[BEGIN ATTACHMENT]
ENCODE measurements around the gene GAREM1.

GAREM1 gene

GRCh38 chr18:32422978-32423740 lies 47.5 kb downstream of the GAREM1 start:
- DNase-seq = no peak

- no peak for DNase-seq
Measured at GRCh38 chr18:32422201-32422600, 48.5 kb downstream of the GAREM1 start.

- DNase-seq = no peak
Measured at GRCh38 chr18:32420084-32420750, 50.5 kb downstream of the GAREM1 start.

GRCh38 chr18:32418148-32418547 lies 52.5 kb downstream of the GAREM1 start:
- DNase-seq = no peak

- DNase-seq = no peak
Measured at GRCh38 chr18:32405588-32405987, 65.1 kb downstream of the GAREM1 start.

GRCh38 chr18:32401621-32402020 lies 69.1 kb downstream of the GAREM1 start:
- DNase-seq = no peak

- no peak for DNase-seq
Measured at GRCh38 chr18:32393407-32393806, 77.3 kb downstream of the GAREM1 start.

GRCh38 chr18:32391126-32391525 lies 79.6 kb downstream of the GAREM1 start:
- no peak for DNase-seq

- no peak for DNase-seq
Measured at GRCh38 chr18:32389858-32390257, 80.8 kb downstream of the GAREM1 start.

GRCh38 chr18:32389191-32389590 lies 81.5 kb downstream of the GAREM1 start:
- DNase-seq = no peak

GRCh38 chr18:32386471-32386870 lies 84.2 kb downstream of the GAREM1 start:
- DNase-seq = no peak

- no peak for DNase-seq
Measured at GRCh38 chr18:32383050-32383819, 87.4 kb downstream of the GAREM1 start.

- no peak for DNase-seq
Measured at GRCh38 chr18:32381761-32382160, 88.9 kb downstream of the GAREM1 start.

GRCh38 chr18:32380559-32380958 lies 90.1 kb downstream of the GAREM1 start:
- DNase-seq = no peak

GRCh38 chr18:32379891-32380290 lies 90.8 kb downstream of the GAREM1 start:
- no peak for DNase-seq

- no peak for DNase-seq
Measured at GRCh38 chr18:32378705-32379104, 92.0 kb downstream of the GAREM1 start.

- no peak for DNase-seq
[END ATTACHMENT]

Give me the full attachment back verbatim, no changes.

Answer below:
ENCODE measurements around the gene GAREM1.

GAREM1 gene

GRCh38 chr18:32422978-32423740 lies 47.5 kb downstream of the GAREM1 start:
- DNase-seq = no peak

- no peak for DNase-seq
Measured at GRCh38 chr18:32422201-32422600, 48.5 kb downstream of the GAREM1 start.

- DNase-seq = no peak
Measured at GRCh38 chr18:32420084-32420750, 50.5 kb downstream of the GAREM1 start.

GRCh38 chr18:32418148-32418547 lies 52.5 kb downstream of the GAREM1 start:
- DNase-seq = no peak

- DNase-seq = no peak
Measured at GRCh38 chr18:32405588-32405987, 65.1 kb downstream of the GAREM1 start.

GRCh38 chr18:32401621-32402020 lies 69.1 kb downstream of the GAREM1 start:
- DNase-seq = no peak

- no peak for DNase-seq
Measured at GRCh38 chr18:32393407-32393806, 77.3 kb downstream of the GAREM1 start.

GRCh38 chr18:32391126-32391525 lies 79.6 kb downstream of the GAREM1 start:
- no peak for DNase-seq

- no peak for DNase-seq
Measured at GRCh38 chr18:32389858-32390257, 80.8 kb downstream of the GAREM1 start.

GRCh38 chr18:32389191-32389590 lies 81.5 kb downstream of the GAREM1 start:
- DNase-seq = no peak

GRCh38 chr18:32386471-32386870 lies 84.2 kb downstream of the GAREM1 start:
- DNase-seq = no peak

- no peak for DNase-seq
Measured at GRCh38 chr18:32383050-32383819, 87.4 kb downstream of the GAREM1 start.

- no peak for DNase-seq
Measured at GRCh38 chr18:32381761-32382160, 88.9 kb downstream of the GAREM1 start.

GRCh38 chr18:32380559-32380958 lies 90.1 kb downstream of the GAREM1 start:
- DNase-seq = no peak

GRCh38 chr18:32379891-32380290 lies 90.8 kb downstream of the GAREM1 start:
- no peak for DNase-seq

- no peak for DNase-seq
Measured at GRCh38 chr18:32378705-32379104, 92.0 kb downstream of the GAREM1 start.

- no peak for DNase-seq